Peter D. Weinberg, MBA; Jennie Hounshell, BA; Laurence A. Sherman, MD, JD; John Godwin, MD; Shirin Ali, BA; Cecilia Tomori, BA; Charles L. Bennett, MD, PhD
Requests for Single Reprints: Charles Bennett, MD, PhD, Veterans Affairs Medical Sciences Building, 400 East Ontario Street, Suite 205, Chicago, IL 60611; e-mail, email@example.com.
Current Author Addresses: Mr. Weinberg and Dr. Bennett: Division of Hematology-Oncology of the Department of Medicine, Northwestern University, 400 East Ontario Street, Chicago, IL 60611.
Ms. Hounshell: University of Pittsburgh School of Medicine, Scaife Hall, 3550 Terrace Street, Pittsburgh, PA 15261.
Dr. Sherman: Department of Pathology, Northwestern University Medical School, 303 East Chicago Avenue, Chicago, IL 60611.
Dr. Godwin: Cardinal Bernardin Cancer Center, 2160 South First Avenue, Maywood, IL 60513.
Ms. Ali: University of Virginia School of Medicine, Box 800739, Charlottesville, VA 22908-0739.
Ms. Tomori: Department of Sociology, University of Michigan, 500 South State Street, Room 3012, Ann Arbor, MI 48109-1382.
Ensuring the safety of the blood supply connects politics and science. The business and service sectors share responsibility for the collection and processing of blood donations, and government agencies perform regulatory and surveillance roles. The onset of the AIDS epidemic has challenged the interface among these systems, leading to widespread fears about compromised safety of the blood supply. Because of public concern about blood-supply decisions made in the 1980s, developed countries in the 1990s established reimbursement programs for persons with transfusion-acquired viral infections from blood or blood products, adopted diagnostic tests and procedures that improved the safety of the blood supply, and held criminal judicial investigations of government officials and industry leaders accused of delaying implementation of potential blood-safety measures. In contrast, developing countries continue to struggle with blood-supply safety issues. This paper summarizes the current status of these safety concerns in developed countries, where viral transmission from contaminated blood or blood products is extremely rare, and in developing countries, where up to 10% of HIV infections result from transfusion of blood or blood products.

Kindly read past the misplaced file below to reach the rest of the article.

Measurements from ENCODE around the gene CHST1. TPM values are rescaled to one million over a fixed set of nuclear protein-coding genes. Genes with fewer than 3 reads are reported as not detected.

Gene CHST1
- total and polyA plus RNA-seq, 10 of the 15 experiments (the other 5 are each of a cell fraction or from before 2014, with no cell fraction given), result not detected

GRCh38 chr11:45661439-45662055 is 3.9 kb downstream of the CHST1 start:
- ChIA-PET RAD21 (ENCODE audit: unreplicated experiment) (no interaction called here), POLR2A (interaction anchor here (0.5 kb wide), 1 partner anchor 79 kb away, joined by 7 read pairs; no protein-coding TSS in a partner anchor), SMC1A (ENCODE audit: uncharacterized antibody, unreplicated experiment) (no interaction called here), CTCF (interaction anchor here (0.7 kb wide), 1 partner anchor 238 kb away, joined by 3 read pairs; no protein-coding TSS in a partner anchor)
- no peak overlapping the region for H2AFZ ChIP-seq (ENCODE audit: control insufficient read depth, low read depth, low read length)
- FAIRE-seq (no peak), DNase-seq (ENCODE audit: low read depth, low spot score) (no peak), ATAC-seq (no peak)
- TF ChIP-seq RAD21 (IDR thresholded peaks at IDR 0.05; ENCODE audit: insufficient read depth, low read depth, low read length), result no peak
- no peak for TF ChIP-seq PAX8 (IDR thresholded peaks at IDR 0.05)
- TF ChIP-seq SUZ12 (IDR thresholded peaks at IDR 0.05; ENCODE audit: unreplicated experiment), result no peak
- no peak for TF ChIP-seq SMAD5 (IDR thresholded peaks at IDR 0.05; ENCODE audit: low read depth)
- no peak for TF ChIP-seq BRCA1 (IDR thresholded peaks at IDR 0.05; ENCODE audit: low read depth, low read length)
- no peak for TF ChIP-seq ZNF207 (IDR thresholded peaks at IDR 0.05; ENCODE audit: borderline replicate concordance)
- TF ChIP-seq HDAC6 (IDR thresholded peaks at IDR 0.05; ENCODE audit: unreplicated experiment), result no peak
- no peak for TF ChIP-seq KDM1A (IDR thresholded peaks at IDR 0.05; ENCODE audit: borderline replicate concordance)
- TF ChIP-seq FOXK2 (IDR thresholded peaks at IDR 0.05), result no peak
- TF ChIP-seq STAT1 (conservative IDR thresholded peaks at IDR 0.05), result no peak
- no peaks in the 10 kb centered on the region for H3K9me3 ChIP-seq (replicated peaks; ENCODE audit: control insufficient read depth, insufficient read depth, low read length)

Peter D. Weinberg, Jennie Hounshell, Laurence A. Sherman, John Godwin, Shirin Ali, Cecilia Tomori, et al. Legal, Financial, and Public Health Consequences of HIV Contamination of Blood and Blood Products in the 1980s and 1990s. Ann Intern Med. 2002;136:312–319. doi: 10.7326/0003-4819-136-4-200202190-00011
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Published: Ann Intern Med. 2002;136(4):312-319.
HIV, Infectious Disease.
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